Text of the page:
Carefully place 2 strands of the barbwire on the earthbags. After each layer of earthbags is laid down and tamped level, you need to put down 2 more strands of barbed wire.
You can hold this barbed wire down temporarily with rocks or bricks while you place the next layer of bags.
Cut the rebar.
If you’ve never cut rebar with a reciprocating saw before, you’ll find you can destroy a metal cutting blade on a single piece of rebar.
Two simple tricks help make the metal blade last a lot longer:
- First, move the reciprocating saw blade back and forth while cutting so that it isn’t always on the exact same spot on the blade.
- Second, between each cut, dip the blade in cool water. Heat is the primary thing that wrecks the blade, in our experience.
Pound the rebar through the bags with the sledgehammer.
For the foundation layers—the first two layers—pound 1 or 2 pieces of rebar into each bag. After that, you can pound rebar down through the bags every 5 layers.
Repeat layering earthbag and barbed wire and pounding rebar as needed until the desired height is reached.
Once the walls are finished, you need to tie everything together at the top. To do this, we created wooden bond beams.
We used 2 x 8 lumber laid flat across the tops of the earthbags, which attempted to cover a portion of each earthbag. We screwed all these boards together with the drill and 3-inch deck screws in a roughly shaped octagon.
Then we put on a second layer of 2 x 8 lumber over top to cover the seams in the first layer.
Screwing the second layer down to the first layer gives you a very strong continuous “beam.”
Finally, we drilled holes down through the 2 x 8 boards into the earthbags. Then we pounded rebar down through the holes into the earthbags. At this point the bond beam was firmly anchored to the wall.
Cap the cellar.
A popular way of keeping root cellar temperatures down is to create a small room with an overhanging roof on top of the root cellar. If this is your approach, your next step is to build a floor. If not, you are going to have to build a strong roof to cap the cellar.
In any case, you need to cover the bags with the roof or stucco to protect them from the elements. You can pin chicken wire to the earthbags to help the stucco adhere to the walls.
Off-Grid Skills Tutorials
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- Pedal Powered Washing Machine for Off Grid Laundry
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This is a neat idea. We recently sold our homestead which had an amazing root cellar that we built underneath our shed. At our new place, there is no root cellar so it’s on the near future to-do list.
One of the books listed in this post would definitely be helpful for you.
I want to see photos of the finished roof and cellar!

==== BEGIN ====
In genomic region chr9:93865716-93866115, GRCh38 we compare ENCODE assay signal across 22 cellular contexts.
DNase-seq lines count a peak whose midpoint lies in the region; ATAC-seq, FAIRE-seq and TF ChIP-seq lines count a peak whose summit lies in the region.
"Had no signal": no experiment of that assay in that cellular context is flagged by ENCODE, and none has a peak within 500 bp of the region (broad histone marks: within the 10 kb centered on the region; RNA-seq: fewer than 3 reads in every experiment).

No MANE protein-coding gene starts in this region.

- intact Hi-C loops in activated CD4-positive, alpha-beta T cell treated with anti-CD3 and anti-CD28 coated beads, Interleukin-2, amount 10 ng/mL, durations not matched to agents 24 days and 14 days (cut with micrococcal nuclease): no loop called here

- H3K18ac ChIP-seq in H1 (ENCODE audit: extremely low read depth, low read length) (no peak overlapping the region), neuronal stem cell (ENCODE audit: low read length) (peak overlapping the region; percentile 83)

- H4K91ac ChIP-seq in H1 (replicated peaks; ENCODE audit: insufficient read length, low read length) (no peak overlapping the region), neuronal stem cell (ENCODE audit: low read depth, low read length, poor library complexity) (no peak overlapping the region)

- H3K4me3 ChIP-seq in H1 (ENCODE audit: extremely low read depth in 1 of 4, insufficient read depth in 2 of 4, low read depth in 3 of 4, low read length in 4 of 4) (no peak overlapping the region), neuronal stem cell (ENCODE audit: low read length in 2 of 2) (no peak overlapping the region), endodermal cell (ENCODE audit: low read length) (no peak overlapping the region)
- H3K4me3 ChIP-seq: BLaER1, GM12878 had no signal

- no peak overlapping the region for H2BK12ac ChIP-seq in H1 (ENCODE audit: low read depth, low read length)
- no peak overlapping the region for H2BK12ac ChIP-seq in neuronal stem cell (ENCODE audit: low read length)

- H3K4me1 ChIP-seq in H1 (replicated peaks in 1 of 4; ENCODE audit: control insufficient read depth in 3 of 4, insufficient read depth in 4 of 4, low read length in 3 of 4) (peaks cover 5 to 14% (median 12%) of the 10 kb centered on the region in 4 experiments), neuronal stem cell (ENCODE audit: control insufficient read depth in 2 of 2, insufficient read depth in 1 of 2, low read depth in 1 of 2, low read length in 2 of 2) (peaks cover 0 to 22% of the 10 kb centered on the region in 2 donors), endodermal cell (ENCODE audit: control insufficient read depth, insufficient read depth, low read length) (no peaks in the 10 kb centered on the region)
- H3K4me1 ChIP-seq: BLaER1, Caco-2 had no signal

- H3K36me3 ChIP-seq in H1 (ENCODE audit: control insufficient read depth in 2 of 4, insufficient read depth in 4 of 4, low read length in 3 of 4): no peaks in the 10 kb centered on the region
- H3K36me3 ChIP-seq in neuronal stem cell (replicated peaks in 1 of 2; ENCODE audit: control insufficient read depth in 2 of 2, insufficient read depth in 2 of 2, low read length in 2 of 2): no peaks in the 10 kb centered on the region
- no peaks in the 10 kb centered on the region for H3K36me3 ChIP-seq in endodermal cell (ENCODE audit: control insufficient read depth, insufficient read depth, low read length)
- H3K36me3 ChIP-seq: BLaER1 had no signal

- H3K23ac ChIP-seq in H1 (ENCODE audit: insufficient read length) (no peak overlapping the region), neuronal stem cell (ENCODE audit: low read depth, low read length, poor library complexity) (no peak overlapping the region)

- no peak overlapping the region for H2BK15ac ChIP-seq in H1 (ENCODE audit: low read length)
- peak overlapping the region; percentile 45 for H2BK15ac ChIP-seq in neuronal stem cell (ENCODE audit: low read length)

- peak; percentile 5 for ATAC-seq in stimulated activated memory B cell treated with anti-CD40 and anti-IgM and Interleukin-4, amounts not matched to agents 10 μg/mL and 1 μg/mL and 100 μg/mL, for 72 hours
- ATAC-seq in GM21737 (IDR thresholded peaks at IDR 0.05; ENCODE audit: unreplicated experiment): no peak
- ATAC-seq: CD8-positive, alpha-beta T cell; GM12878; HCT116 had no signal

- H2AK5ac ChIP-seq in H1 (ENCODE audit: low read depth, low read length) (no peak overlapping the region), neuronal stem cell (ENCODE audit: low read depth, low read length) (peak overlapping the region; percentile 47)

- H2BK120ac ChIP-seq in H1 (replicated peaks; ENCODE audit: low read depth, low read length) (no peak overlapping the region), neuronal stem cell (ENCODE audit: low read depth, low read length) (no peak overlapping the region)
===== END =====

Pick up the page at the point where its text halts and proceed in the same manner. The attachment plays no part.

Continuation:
The photos from this post were actually taken from the book which you can find here. https://www.amazon.com/Doable-Off-Grid-Homestead-Cultivating-Simple/dp/1624145388?crid=KHT80M34TY0L&keywords=The+Doable+Off-Grid+Homestead&qid=1666623494&qu=eyJxc2MiOiIwLjgzIiwicXNhIjoiMC41NSIsInFzcCI6IjAuNTIifQ%3D%3D&sprefix=the+doable+off-grid+homestead,aps,257&sr=8-1&linkCode=sl1&tag=selfrelianc0e-20&linkId=3859dd6ac3bf134ea969f037649bdb6e&language=en_US&ref_=as_li_ss_tl
It cannot be used in regions with high level of ground water..
How is the finished floor/roof done in this one? Also, hubby said he uses circular saw to cut rebar and it doesn’t ruin the blade and cuts pretty fast. Why type of material are they finishing out the platform on top? Metal also where is the opening to get into cellar?
There are lots of ways to go about finishing the top of the root cellar. You can build a small room above it with an overhanging roof or you can cap it by building a strong roof.
Would love to see what your finished project looks like! What are the next steps after creating the roofing frame?? It would be nice to see some more details about the finishing steps, thanks! 🙂
I rarely find something so simplistic but helpful as your sand bag celler. Thank you and I’d like to keep in touch to learn more ideas and share my my process as I build this amazing idea.
You’re quite welcome!
I get a lot of rain in my area (60+ inches per year). Will this building method keep water from coming in the side? I can build a waterproof roof, but I can’t afford to have water coming through the walls. Thank you for your time.
If you live in an area with a high water table, this just isn’t going to work. This one pictured was built in Texas, with little rain and not a lot of ground water. It does have plastic sheeting to keep water from coming in the sides, but it’s not going to cut it if you have a lot of rain.
Thank you for your reply.